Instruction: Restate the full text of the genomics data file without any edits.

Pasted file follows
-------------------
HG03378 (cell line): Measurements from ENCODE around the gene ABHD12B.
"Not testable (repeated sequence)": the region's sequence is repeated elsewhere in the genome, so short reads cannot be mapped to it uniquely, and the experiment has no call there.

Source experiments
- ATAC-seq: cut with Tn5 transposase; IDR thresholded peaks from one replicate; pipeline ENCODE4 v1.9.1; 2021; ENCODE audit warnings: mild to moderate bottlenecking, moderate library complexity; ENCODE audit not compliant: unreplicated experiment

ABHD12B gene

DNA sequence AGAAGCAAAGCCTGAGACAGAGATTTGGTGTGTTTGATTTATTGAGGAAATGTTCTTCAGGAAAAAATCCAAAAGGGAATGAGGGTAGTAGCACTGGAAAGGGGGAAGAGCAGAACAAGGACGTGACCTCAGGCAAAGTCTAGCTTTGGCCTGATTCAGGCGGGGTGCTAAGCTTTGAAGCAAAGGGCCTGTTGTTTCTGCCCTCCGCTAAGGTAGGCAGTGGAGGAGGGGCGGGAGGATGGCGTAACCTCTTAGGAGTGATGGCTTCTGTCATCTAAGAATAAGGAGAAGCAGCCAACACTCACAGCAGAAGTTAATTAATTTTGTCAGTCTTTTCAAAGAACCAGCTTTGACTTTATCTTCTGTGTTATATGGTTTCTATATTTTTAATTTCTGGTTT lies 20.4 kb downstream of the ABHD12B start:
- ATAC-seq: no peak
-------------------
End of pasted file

HG03378 (cell line): Measurements from ENCODE around the gene ABHD12B.
"Not testable (repeated sequence)": the region's sequence is repeated elsewhere in the genome, so short reads cannot be mapped to it uniquely, and the experiment has no call there.

Source experiments
- ATAC-seq: cut with Tn5 transposase; IDR thresholded peaks from one replicate; pipeline ENCODE4 v1.9.1; 2021; ENCODE audit warnings: mild to moderate bottlenecking, moderate library complexity; ENCODE audit not compliant: unreplicated experiment

ABHD12B gene

DNA sequence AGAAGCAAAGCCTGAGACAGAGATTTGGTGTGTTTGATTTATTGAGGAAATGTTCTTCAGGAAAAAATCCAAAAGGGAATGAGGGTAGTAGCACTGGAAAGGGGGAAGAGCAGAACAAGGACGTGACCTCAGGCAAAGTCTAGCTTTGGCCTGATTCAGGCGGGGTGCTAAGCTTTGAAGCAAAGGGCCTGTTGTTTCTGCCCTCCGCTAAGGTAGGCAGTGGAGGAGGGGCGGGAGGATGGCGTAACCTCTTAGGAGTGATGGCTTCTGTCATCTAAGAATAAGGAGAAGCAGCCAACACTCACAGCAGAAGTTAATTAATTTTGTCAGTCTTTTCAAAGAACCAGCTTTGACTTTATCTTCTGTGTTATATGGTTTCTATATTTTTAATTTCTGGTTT lies 20.4 kb downstream of the ABHD12B start:
- ATAC-seq: no peak